I think for PGP providers we must:

  • Make WKD a requirement, without key discovery people aren’t likely to use PGP.
  • Require encryption in the client, we really don’t want to be encouraging Hushmail-like encryption.

This would also allow us to address StartMail: Add a warning explaining drawbacks of the User Vault · Issue #1433 · privacyguides/ · GitHub which a user in our community has already picked up.

I don’t think the TLS 1.0/1.1 thing is important if they are already doing a server suite preference.

I have to disagree on this. Cipher suits are not the only problem of these outdated protocols.

F.x. the pseudo random functions in TLS 1.1 (and i believe also TLS 1.0) are using MD5 and SHA-1. There is no known exploit on this, but I think I do not need to explain why this is a bad idea. Much worse is that TLS1.1 and lower do not suppport modern cryptography so therefore using so can be used in downgrade attacks and this will reduce the security of the user. Because of this and other issues NIST recommends disabling TLS 1.1 and TLS 1.0. (

Also Microsoft has scheduled disabling these so this really should not be causing issues. Microsoft is known to support shit forever for convience:

Also to quote Microsoft again:

“The new TLS version also improves privacy by using a minimal set of cleartext protocol bits on the wire, which helps prevent protocol ossification and will facilitate the deployment of future TLS versions. In addition, in TLS 1.3, content length hiding is enabled by a minimal set of cleartext protocol bits. This means that less user information is visible on the network.”

Also you might find this article on NIST’ website about the visiblity differences in TLS1.3 interresting:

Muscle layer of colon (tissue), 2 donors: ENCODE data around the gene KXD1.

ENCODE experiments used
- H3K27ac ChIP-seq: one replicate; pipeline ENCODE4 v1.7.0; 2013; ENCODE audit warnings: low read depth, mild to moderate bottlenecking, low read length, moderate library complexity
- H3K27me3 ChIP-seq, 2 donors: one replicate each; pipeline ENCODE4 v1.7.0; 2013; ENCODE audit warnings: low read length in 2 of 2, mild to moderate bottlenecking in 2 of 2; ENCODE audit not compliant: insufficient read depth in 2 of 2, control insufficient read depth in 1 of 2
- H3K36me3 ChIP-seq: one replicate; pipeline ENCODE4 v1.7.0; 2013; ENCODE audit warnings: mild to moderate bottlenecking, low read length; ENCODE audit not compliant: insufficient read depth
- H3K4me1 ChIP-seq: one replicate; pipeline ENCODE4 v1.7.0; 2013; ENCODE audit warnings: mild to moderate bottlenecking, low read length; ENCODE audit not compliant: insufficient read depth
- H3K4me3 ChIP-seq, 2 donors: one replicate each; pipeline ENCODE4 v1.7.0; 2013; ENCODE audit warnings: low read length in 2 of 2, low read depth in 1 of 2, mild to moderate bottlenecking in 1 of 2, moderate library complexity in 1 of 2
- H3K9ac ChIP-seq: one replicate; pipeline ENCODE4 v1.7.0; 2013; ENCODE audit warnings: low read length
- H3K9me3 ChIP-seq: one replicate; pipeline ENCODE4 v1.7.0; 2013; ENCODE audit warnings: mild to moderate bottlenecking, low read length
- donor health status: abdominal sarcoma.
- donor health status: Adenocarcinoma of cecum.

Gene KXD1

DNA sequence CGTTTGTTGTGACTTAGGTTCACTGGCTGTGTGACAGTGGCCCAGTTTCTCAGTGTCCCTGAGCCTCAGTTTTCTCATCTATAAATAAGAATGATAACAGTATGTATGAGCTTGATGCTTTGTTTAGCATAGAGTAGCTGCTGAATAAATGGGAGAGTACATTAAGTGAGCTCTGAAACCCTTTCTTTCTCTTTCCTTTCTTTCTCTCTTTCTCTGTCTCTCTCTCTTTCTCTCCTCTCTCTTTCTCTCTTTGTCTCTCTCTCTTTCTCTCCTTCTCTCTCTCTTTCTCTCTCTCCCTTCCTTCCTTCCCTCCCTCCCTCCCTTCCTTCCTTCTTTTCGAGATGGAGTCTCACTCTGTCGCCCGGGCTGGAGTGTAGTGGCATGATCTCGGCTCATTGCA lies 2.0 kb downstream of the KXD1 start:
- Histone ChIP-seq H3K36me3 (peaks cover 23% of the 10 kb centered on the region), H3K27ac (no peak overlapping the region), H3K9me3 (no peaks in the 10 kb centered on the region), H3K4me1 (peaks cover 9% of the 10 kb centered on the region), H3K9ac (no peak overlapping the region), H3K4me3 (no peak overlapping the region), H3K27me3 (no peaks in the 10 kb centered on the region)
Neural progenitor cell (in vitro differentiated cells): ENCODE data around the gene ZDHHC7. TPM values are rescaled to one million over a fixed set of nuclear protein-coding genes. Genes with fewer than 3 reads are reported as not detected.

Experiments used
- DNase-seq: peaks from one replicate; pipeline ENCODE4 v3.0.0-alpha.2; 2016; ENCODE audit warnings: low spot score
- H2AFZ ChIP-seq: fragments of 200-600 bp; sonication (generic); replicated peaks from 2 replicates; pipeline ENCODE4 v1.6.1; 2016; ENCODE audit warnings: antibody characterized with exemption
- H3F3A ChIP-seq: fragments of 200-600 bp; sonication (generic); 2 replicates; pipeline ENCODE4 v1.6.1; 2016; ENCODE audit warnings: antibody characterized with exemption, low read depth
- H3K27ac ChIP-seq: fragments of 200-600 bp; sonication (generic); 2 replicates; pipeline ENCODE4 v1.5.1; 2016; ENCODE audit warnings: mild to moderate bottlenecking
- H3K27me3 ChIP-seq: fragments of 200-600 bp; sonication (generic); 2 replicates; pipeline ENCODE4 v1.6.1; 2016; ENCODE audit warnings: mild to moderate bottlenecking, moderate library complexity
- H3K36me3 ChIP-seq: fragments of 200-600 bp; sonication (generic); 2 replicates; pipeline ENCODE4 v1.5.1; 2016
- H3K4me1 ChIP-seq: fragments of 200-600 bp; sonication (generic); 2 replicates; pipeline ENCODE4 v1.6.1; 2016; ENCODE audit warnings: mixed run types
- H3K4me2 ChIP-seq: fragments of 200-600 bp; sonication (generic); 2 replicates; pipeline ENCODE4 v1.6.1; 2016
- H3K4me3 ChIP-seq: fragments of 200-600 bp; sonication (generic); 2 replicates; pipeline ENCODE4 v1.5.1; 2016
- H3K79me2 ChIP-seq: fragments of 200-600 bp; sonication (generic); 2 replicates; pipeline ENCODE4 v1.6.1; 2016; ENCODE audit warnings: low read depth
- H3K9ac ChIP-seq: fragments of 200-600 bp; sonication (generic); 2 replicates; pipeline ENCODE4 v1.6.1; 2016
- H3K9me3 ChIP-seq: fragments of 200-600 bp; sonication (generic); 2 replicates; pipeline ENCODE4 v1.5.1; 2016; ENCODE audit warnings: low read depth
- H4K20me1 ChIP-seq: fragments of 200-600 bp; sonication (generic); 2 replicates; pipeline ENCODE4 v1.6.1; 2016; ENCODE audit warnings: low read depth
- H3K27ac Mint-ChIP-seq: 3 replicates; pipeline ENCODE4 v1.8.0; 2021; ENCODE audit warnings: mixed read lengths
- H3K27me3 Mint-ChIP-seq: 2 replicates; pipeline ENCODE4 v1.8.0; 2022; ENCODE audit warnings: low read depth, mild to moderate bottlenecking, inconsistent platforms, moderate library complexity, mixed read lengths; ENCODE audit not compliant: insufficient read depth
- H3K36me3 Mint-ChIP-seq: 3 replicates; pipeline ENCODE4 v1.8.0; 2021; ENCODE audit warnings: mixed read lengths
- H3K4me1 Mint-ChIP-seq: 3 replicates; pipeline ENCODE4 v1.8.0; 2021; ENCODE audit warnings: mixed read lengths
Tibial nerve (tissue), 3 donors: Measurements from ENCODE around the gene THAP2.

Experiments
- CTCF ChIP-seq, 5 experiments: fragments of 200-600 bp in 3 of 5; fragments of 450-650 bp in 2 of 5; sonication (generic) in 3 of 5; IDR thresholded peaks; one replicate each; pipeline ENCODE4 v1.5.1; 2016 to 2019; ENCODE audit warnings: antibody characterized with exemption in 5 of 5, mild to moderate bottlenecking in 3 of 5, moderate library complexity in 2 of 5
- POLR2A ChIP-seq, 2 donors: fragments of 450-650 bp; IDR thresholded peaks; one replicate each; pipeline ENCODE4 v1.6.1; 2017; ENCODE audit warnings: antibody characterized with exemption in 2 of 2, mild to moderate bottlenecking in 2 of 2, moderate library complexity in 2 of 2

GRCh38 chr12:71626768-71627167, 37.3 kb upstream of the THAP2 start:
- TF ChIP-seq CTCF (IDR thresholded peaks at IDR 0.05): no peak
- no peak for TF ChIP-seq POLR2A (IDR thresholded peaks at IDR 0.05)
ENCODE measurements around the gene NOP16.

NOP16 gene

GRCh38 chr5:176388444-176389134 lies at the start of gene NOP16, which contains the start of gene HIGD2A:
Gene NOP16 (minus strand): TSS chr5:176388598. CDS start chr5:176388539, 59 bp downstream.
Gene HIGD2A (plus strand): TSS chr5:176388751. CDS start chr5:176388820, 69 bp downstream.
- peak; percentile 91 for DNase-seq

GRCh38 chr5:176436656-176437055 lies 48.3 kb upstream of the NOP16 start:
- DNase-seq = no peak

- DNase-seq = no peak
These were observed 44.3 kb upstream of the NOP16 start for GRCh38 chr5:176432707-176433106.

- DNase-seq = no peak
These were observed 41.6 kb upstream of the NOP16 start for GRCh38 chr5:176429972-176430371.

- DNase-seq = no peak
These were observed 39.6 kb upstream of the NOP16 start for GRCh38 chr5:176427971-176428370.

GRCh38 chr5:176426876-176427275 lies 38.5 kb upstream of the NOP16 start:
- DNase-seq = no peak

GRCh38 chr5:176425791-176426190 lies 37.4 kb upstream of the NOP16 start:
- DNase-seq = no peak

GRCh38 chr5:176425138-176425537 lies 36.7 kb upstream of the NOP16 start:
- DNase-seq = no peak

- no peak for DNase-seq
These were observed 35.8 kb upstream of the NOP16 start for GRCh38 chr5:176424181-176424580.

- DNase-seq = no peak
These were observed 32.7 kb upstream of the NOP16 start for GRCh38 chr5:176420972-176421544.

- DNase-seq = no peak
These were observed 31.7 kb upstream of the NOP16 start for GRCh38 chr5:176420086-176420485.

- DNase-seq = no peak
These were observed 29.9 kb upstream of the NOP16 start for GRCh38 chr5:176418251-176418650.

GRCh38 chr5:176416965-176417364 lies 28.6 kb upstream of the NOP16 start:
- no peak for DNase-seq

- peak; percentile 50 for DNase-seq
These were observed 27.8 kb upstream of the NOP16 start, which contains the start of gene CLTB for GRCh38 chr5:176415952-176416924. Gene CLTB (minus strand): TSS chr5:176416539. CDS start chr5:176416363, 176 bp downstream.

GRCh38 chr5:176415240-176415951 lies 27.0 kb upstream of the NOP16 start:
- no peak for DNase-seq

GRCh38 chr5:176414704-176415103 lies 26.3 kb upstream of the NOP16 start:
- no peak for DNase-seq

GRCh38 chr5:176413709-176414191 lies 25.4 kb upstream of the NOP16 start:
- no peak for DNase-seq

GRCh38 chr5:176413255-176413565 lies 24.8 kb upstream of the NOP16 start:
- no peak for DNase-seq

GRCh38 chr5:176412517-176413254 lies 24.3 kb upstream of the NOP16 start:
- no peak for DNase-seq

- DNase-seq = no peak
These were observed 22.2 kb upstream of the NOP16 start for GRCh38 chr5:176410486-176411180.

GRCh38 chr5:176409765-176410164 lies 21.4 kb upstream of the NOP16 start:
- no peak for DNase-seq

This is why I go as far as saying we probably should urge organisations to only support TLS 1.3. If you want to maximize privacy this is the way to go.


Which is fair, and on that note it’s worth noting “downgrade” attacks to plaintext really aren’t a thing anymore with MTA-STS policies set to enforce mode. We wouldn’t want an enforce policy being met with substandard encryption.

Fair point, and that’s not just enterprise customers.

As of October 31, 2018, the Transport Layer Security (TLS) 1.0 and 1.1 protocols are deprecated for the Microsoft 365 service. The effect for end-users is minimal. This change has been publicized for over two years, with the first public announcement made in December 2017. This article is only intended to cover the Office 365 local client in relation to the Office 365 service but can also apply to on-premises TLS issues with Office and Office Online Server/Office Web Apps.

Also worth noting that Gmail does not support TLS 1.0/1.1 either, nor does Yahoo on their primary servers.